Do you ever feel like someone replaced your brain with a cinder block?
Has your river of brainy brilliance turned to a sluice of stumped stupidity?
No matter what kind of work you do, sometimes you run into a wall; the ideas dry up and you feel anything but creative. It happens to everyone. Don’t worry. You’re not alone. You need a break. You need a strategy. You need a saga.
Here’s your saga, delivered in 16 steaming hot points. Use them, abuse them, but do tell me how they work for you.
1. Consistent Effort If you make a consistent effort to create new things, you’re bound to have results. If you just wait around for inspiration to strike, you could be waiting for a long time. Inspiration tends to strike those who are already in the middle of the creative process. A reward, if you will, for your diligent work.
2. Record Everything Keep a notebook, sketchbook, or recording device handy at all times. Ideas are slippery as eels, and if you wait too long, the damn things will swim away. If you have a smashing idea just before you fall asleep, you probably won’t remember it in the morning, and if you’re driving or rolling on the subway, something else will distract your attention.
3. Elaborate on Something If you’ve already made something cool, go back and see if you can’t expand on it. Especially if some time has passed and an idea has had time to incubate, you’ll have new things to add, angles to elaborate on.
4. Switch Gears If you’re doing brain work, do body work, and vice versa. If you’re writing a report, do a puzzle, if you’re building a sculpture of a giant chrome sponge, sing a song.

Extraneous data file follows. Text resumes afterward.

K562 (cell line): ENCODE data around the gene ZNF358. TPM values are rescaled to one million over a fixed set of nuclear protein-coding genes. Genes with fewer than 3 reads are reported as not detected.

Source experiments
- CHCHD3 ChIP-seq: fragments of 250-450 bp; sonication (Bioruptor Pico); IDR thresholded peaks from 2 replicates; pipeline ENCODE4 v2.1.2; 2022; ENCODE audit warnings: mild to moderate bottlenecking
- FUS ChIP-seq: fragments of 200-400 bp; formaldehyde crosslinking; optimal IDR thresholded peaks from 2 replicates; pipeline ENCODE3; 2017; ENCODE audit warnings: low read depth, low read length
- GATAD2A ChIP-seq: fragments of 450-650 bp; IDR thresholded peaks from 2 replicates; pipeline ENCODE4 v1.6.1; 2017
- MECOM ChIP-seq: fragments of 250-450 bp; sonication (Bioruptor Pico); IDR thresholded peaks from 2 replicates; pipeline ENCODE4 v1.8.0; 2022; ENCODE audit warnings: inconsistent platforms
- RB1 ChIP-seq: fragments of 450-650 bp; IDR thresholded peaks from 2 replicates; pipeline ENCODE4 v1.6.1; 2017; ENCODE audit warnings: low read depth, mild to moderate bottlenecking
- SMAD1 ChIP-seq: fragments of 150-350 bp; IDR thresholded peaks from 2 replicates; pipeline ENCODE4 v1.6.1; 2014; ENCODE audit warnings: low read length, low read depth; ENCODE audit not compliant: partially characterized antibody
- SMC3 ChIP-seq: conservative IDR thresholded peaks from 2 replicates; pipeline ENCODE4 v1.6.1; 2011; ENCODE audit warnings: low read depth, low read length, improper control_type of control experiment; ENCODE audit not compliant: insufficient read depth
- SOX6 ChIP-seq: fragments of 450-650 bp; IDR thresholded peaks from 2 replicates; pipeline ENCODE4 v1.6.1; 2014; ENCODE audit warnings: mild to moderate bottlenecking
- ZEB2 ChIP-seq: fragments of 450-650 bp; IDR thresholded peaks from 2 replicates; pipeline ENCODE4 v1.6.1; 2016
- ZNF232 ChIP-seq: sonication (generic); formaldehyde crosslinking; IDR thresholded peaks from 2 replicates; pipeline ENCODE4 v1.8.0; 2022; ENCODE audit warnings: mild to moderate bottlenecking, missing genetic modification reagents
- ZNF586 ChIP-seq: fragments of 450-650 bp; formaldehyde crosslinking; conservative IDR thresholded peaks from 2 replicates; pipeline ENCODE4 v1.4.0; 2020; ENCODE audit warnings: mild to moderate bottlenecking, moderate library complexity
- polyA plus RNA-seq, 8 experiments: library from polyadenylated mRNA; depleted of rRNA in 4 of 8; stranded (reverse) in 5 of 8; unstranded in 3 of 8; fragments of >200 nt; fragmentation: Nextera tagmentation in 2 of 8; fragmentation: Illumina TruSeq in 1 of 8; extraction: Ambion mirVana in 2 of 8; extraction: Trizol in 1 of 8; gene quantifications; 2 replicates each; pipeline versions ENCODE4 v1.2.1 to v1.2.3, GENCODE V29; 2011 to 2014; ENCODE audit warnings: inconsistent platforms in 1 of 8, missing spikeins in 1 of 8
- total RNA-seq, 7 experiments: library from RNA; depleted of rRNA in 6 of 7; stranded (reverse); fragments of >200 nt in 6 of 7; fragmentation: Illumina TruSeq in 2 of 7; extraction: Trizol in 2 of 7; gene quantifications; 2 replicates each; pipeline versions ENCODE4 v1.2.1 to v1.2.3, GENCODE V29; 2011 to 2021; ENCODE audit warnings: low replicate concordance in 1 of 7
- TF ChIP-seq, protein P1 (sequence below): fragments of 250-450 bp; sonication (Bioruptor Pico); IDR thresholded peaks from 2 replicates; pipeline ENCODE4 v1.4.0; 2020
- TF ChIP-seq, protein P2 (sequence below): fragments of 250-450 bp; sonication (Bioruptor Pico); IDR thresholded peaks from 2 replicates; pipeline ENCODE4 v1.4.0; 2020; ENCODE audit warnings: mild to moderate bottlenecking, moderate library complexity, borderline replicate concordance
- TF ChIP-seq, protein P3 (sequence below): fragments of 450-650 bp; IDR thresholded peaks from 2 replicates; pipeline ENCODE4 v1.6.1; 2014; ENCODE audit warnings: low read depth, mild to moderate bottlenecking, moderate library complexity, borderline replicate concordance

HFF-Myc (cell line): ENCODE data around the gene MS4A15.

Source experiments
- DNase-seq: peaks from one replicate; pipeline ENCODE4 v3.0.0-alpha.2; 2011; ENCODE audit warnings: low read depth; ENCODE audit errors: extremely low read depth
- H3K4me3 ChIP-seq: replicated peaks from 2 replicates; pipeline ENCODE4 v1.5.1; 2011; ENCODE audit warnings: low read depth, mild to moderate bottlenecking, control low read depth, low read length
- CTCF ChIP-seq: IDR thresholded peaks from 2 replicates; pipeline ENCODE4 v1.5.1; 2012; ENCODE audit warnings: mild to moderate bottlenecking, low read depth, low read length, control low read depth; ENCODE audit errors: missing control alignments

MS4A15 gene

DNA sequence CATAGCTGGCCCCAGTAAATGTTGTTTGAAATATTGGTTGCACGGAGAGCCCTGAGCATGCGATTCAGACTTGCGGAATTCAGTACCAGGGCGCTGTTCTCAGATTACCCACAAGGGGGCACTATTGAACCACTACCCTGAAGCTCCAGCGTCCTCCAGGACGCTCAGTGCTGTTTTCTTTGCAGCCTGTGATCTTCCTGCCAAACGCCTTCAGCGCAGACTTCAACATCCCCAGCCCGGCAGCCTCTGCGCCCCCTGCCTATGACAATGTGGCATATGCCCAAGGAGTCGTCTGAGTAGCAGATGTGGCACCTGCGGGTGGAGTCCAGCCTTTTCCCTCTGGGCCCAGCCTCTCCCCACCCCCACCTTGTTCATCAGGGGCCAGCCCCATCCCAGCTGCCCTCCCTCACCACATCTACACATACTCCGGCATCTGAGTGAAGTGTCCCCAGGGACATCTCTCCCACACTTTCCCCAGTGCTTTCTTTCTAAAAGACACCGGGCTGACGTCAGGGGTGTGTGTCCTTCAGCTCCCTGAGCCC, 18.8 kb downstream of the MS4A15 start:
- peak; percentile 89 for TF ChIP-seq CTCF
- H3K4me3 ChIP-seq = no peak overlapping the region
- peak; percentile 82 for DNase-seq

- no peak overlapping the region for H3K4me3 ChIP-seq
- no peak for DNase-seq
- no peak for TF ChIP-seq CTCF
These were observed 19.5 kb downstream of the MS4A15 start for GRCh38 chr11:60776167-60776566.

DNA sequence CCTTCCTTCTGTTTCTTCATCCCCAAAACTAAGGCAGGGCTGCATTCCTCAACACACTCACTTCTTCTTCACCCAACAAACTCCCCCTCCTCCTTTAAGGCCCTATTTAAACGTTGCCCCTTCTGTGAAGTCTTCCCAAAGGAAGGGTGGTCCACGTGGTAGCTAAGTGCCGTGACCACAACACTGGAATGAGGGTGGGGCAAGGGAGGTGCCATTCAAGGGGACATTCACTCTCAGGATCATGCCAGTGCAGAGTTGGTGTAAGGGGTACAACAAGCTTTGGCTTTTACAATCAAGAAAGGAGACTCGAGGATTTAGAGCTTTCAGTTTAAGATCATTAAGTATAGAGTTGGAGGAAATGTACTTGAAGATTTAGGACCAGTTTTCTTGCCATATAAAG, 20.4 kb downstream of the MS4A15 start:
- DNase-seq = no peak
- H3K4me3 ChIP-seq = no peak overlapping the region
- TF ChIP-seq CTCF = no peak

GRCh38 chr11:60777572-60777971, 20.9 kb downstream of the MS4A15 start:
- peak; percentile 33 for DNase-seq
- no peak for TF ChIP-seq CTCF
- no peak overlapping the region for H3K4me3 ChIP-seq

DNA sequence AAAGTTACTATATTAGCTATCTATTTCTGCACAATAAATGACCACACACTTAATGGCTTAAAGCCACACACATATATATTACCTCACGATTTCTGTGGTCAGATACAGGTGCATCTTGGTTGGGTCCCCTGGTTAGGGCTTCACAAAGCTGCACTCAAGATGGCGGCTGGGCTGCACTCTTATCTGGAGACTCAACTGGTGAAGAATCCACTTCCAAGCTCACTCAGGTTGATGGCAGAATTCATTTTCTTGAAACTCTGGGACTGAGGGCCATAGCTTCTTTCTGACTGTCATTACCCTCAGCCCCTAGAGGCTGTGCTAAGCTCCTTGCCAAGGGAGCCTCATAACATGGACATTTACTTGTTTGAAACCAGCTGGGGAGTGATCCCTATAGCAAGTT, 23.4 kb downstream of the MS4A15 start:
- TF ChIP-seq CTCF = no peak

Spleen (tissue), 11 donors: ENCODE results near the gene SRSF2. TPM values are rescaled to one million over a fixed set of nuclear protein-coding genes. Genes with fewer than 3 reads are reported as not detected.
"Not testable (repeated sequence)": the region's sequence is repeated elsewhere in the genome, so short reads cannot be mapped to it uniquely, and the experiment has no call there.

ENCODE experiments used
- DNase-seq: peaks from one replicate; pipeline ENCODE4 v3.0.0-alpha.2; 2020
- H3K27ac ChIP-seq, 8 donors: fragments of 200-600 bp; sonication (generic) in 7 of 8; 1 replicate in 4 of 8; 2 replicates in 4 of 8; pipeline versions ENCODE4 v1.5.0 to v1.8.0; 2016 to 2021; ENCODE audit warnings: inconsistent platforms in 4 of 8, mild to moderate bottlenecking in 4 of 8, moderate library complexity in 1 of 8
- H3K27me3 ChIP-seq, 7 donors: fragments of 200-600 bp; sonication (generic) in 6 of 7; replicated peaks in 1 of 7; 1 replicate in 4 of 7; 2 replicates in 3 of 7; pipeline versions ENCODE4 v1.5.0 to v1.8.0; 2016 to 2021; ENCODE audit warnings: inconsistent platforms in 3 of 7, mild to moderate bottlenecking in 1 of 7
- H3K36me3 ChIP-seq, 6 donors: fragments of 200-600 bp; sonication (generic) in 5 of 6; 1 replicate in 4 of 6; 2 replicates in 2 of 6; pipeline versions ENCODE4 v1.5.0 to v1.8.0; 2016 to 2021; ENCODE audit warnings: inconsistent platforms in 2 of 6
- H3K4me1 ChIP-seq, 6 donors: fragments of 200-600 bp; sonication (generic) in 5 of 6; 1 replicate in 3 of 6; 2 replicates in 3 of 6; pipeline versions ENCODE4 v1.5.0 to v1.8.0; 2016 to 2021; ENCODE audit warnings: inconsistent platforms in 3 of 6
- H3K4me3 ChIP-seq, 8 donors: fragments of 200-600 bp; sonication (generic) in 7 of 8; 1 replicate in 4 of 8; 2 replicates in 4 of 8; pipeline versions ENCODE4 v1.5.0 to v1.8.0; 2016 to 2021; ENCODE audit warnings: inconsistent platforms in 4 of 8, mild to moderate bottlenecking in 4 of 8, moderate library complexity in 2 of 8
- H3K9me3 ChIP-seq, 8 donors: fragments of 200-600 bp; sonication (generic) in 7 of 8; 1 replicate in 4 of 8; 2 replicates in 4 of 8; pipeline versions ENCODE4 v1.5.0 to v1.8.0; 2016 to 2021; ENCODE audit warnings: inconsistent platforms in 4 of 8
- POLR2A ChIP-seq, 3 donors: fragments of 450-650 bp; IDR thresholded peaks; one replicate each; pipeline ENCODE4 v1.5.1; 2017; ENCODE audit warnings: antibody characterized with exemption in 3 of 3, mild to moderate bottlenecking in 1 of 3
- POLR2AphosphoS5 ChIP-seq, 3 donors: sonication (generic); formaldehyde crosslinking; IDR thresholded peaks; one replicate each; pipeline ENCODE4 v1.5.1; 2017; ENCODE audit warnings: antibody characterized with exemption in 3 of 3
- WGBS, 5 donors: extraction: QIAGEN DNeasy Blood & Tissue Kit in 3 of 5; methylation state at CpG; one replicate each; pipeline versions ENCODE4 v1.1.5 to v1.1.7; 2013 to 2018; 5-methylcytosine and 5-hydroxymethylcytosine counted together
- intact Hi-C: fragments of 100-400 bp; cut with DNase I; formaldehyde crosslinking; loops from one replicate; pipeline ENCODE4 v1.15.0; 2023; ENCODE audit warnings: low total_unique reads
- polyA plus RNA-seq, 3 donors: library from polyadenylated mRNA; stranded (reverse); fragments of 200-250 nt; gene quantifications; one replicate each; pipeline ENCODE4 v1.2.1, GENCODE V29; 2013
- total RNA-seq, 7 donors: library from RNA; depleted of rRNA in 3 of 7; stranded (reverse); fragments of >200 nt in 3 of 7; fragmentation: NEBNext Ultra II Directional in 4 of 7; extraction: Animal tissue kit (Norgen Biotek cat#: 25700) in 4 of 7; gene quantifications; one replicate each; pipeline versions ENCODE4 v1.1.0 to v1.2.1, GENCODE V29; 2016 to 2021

5. Think Laterally Look for associated ideas, especially while you’re already working on something. As I’m writing this, I’ve had ideas for four six more posts. While I won’t use them all, it’s nice to have them to draw from.
6. Mind Maps Mind maps are effective because they make the most of lateral, horizontal thinking. They give you a chance to put a lot of information down about a topic without worrying about actually organizing the information. This is just my opinion, but mind maps may be a close representation of how thoughts are structured. Here’s the wiki entry.
7. Don’t be Afraid of Bad Ideas When you have a lot of bad ideas, you’re bound to have good ones. Plus, with lots of bad ideas you’ll have less trouble telling the good from the bad.
Read the rest of the post, which features tips #8-16, on Happenchance. Also read the follow-up post, 14 More Ways to Increase Creativity and Generate Clever Ideas, also written by Seth M. Baker, on the same site.